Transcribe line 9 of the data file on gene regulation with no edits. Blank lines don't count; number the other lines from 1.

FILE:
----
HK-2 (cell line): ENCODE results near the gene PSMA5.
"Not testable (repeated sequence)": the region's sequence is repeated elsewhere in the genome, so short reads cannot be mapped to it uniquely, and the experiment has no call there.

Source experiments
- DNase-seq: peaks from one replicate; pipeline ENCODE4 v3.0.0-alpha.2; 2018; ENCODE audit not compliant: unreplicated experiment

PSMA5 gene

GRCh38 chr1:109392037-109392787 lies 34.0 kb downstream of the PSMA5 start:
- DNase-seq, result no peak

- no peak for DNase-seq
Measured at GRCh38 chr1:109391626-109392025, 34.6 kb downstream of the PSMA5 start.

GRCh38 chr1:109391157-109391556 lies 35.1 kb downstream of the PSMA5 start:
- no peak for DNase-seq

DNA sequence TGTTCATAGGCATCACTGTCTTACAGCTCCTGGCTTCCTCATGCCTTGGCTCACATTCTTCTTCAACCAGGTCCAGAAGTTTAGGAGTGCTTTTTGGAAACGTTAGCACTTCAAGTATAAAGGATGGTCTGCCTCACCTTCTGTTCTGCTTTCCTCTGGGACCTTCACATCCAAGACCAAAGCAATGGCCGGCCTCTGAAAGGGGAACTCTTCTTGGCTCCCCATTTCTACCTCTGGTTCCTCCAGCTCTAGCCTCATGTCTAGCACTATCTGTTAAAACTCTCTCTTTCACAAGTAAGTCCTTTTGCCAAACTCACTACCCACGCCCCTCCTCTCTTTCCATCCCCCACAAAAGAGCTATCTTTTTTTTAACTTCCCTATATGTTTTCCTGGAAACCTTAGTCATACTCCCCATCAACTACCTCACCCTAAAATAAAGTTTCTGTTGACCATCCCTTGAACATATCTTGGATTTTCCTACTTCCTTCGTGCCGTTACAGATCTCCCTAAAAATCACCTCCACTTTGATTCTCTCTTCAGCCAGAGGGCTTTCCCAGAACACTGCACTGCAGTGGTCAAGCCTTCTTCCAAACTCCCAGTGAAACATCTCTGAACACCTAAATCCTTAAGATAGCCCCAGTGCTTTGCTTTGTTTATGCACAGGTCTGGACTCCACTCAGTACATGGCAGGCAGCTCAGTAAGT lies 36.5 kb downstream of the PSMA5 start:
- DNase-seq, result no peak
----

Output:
Measured at GRCh38 chr1:109391626-109392025, 34.6 kb downstream of the PSMA5 start.